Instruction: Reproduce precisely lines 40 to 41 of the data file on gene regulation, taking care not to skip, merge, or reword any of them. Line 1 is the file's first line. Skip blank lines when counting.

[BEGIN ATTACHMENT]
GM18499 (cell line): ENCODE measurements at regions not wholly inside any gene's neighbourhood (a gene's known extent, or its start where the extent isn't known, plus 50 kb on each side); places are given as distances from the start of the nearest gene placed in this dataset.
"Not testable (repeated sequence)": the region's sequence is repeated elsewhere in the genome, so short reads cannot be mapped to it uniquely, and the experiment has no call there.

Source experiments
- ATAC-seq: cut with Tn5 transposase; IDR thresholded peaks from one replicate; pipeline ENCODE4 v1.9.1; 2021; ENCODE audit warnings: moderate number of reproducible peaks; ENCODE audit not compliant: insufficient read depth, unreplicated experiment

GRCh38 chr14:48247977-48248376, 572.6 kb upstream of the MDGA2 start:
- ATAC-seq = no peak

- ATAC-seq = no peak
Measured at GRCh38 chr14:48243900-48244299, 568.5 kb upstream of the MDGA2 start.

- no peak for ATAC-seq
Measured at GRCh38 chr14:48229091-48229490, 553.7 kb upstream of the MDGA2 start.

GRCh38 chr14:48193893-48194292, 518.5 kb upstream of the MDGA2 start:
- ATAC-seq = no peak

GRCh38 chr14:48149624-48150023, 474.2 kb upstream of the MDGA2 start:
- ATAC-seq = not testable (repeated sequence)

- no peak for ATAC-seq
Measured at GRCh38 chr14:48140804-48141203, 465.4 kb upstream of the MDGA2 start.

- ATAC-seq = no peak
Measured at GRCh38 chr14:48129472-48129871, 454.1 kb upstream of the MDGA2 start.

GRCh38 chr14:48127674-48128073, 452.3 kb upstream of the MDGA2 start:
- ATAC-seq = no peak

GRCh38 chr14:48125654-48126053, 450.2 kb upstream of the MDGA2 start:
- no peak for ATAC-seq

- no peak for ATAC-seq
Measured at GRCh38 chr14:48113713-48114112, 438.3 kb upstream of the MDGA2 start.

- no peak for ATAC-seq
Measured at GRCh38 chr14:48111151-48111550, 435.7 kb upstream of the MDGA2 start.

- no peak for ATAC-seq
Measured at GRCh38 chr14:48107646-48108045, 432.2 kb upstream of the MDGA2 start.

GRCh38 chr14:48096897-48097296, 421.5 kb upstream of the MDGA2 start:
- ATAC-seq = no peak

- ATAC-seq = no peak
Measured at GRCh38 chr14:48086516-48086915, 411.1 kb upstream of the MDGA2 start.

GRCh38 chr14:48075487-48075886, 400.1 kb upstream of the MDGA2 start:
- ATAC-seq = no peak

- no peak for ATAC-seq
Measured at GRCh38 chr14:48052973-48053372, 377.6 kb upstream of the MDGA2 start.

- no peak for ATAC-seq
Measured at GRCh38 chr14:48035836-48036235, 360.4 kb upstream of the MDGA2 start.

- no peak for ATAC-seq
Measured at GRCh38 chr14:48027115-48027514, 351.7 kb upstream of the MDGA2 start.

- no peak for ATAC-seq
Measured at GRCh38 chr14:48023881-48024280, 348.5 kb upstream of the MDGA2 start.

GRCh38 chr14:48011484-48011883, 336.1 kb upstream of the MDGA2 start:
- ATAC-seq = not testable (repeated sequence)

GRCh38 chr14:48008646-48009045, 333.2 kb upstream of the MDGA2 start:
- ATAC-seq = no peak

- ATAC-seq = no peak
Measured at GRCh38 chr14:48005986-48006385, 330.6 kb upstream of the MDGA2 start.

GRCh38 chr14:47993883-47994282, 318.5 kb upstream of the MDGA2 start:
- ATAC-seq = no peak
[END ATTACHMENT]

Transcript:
Measured at GRCh38 chr14:48027115-48027514, 351.7 kb upstream of the MDGA2 start.

- no peak for ATAC-seq